The White House states: “President Obama is committed to combating the health impacts of climate change and protecting the health of future generations. We know climate change is not is not a distant threat, we are already seeing impacts in communities across the country. And while most Americans see climate change hitting their communities through extreme weather events – from more severe droughts and wildfires to more powerful hurricanes and record heat waves – there are other threats climate change poses to the American people. In the past three decades, the percentage of Americans with asthma has more than doubled, and climate change is putting these individuals and many other vulnerable populations at greater risk of landing in the hospital. Certain people and communities are especially vulnerable, including children, the elderly, the sick, the poor, and some communities of colour. Rising temperatures can lead to more smog, longer allergy seasons, and an increased incidence of extreme-weather-related injuries. That is why the President is taking action now. The sooner we act, the more we can do to protect the health of our communities our kids, and those that are the most vulnerable.”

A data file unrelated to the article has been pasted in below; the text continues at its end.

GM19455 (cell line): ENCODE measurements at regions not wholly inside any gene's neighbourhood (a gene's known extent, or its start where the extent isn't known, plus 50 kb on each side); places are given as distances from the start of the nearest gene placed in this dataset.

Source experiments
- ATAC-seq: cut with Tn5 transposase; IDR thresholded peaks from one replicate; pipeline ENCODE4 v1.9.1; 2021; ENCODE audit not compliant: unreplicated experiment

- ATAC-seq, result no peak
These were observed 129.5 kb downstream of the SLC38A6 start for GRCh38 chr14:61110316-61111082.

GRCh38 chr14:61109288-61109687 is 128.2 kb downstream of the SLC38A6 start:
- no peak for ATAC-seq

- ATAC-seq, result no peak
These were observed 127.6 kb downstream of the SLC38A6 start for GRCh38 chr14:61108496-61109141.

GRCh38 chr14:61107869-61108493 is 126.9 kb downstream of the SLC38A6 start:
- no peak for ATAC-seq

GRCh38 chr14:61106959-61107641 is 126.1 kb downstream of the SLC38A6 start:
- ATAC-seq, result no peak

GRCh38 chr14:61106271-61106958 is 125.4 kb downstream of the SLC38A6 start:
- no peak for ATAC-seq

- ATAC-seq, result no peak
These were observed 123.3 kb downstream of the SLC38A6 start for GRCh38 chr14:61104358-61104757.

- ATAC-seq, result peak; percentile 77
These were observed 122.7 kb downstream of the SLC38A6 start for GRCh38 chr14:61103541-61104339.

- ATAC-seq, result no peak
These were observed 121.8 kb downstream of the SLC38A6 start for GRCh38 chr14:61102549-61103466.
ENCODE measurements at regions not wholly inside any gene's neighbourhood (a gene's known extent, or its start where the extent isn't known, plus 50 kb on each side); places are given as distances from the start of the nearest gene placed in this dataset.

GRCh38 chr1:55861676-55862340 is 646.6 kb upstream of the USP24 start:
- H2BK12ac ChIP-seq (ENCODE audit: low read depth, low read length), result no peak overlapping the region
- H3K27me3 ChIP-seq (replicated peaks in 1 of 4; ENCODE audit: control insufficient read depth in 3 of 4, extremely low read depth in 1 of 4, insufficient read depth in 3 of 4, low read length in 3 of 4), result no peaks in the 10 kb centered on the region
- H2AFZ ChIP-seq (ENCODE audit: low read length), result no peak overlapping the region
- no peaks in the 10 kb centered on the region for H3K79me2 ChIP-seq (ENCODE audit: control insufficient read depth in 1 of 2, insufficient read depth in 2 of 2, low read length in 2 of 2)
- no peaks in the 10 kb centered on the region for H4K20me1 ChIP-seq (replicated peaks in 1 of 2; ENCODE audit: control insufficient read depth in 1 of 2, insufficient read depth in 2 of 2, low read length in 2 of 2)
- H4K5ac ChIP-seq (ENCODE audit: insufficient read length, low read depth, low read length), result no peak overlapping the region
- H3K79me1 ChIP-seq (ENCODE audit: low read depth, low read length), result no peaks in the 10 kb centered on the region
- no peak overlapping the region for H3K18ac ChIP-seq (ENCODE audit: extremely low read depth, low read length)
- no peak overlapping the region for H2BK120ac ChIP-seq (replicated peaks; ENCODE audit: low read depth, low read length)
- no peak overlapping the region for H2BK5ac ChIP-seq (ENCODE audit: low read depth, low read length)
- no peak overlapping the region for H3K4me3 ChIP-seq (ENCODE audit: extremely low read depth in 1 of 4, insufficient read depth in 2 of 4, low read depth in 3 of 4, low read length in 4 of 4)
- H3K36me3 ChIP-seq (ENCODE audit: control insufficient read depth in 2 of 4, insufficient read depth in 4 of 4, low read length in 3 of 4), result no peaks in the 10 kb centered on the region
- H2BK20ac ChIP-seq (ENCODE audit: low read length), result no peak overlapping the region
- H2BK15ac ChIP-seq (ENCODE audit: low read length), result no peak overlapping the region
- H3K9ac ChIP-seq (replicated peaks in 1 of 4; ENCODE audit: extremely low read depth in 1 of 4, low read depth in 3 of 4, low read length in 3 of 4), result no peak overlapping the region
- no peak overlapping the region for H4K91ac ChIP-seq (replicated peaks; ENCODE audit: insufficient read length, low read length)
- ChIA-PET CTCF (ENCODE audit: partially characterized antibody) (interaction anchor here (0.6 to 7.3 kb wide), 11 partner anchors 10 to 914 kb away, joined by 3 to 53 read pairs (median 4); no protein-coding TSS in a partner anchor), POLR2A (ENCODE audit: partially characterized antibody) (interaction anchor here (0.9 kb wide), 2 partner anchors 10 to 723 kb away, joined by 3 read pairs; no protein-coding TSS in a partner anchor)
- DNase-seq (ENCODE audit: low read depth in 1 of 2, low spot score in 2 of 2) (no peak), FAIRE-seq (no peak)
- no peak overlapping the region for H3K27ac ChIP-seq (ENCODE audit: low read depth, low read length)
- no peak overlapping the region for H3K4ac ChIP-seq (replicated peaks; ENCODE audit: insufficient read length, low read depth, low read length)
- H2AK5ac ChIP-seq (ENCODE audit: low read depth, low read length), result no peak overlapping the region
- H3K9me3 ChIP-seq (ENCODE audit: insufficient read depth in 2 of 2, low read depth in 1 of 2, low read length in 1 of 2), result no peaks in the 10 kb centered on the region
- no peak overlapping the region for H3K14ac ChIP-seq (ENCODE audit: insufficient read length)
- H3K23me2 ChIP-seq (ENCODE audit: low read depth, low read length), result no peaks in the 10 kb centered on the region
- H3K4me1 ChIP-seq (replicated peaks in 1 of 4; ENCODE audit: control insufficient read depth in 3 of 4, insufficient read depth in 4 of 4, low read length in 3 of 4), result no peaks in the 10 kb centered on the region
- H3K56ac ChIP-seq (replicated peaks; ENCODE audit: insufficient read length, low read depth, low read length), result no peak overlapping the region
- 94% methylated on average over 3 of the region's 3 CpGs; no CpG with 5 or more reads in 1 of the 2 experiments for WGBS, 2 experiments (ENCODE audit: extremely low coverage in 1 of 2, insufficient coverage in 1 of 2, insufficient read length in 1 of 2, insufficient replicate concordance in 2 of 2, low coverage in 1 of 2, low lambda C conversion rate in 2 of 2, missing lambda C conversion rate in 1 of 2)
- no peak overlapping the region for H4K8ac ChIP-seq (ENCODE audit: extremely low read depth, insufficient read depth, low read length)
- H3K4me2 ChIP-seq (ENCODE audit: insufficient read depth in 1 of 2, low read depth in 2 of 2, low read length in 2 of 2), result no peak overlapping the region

The US action highlights Australian inaction. Australia has no national initiatives to protect health from climate change, nor any plans to develop any. There are no consistent efforts by policymakers to build resilience in the health care sector to ensure services continue to be available during extreme weather events, and very little research is being funded to evaluate climate impacts on health in Australia.
(Climate Health Alliance in Australia)